I tested from one hashtag all the way up to 30 hashtags per post. I found maximize engagement at around 10 to 15 hashtags. I would add five low-volume hashtags (below 50,000 photos), five medium volume (below 250,000 photos) and then five larger volume hashtags (between 500,000 to 2,000,000). The larger volume the hashtag, the more fake accounts interacted with it, pushing up the overall engagement. Combined with automation, I would generally be able to get around 10 percent engagement levels, pushing each post into the top section of each hashtag. I was growing at a steady and sustainable rate using this method when I discovered the secret world of influencer engagement groups. That’s when things got a whole lot more exciting.
Engagement groups are the private members’ clubs of social media. While there are plenty of public and easy-to-access hangouts, the secret groups require that you have a significant following. When a member of the group posts a photo, all other members are required to like that photo as soon as it’s posted. That tricks the algorithm into thinking the photo is popular. Similarly, all the followers of the other accounts are now served that photo. The goal is to have it broadcasted on Instagram’s Explore section, exposing your photo to millions of people. I would get just under 500 new followers in a single day through this.
In the weeks leading up to a trip to New York, I decided it was time to test the waters. Being the marketing automation nerd I am, I setup a script to extract the details of the first 1000 Yelp search results for “restaurants in New York.” I then had a virtual assistant run through each result and find the corresponding contact email. I sent an innocent looking email to each restaurant, using a popular cold-email automation program, explaining that I would like to discuss promoting their restaurant to my followers in return for a free meal for two. I received 80 replies, of which 50 were positive. I was surprised to see so many PR or marketing agencies handling the request, who were easily duped into thinking this was a great deal.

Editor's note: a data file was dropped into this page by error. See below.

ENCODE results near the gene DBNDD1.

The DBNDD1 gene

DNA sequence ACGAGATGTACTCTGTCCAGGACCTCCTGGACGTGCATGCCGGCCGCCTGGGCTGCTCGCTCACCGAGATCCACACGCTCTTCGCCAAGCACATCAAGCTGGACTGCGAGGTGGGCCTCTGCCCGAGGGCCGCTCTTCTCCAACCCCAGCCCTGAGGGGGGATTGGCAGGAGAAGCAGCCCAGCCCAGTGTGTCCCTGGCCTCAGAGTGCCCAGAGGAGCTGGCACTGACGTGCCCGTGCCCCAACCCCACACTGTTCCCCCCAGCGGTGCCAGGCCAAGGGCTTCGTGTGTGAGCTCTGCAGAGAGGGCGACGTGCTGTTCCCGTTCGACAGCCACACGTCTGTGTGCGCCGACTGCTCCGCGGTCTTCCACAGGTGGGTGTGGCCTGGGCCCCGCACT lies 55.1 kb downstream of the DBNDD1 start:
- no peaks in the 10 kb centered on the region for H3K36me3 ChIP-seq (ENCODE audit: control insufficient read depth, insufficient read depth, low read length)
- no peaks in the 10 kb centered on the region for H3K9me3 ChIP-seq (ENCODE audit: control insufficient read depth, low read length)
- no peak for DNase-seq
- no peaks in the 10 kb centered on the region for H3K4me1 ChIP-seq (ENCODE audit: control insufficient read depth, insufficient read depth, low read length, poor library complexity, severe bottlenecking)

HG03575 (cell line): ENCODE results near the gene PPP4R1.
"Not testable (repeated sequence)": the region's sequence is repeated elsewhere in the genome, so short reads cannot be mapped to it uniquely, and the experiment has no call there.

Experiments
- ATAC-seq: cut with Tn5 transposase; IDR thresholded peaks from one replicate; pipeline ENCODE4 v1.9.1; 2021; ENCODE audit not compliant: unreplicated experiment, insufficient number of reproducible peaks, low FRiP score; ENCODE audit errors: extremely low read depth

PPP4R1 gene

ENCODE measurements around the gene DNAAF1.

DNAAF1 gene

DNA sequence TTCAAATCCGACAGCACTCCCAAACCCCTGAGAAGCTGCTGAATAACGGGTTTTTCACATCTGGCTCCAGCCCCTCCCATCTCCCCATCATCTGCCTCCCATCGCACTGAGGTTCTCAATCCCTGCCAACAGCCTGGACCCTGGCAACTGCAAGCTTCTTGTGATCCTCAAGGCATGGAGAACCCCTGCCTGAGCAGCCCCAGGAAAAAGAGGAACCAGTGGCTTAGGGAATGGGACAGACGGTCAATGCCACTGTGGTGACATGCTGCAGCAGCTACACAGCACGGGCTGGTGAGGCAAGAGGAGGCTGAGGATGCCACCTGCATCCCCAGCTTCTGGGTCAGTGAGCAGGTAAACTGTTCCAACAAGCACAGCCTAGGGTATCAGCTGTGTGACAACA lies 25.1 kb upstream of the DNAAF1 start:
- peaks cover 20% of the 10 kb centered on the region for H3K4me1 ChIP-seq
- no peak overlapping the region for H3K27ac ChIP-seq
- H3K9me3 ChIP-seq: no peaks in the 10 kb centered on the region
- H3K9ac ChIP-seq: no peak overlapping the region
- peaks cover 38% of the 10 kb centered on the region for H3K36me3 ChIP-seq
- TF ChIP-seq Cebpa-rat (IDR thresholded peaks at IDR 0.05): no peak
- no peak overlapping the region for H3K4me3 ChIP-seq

A few weeks later, I was awkwardly hunched over the tables and snapping shots of the meals. I tend to avoid sharing my life on social media and found it tremendously cringeworthy. But little did the spectators know that I had secured thousands of dollars worth of free meals in return for the quick photo. It was reassuring to see that the photos I posted were received well as they ranked on relevant hashtags relating to the New York food scene. Regardless, I closed the account after the trip.
I think it’s useful to share this so other marketers, PR agents or business owners don’t fall for the trickery used by the black hat influencers. I suggest looking into the types of comments posted on the influencer’s post. Generally, if there are many people tagging their friends, it’s got a healthy following. Secondly, always ask for a breakdown of their followers and a screenshot of their analytics. If they’re serious, they will have these details and look at the distribution of followers by country. Lastly, if I was in the position of selecting an influencer to work with, I’d always ask for examples of photos they’ve posted for other clients. Spend a few minutes looking into the types of people interacting with the post.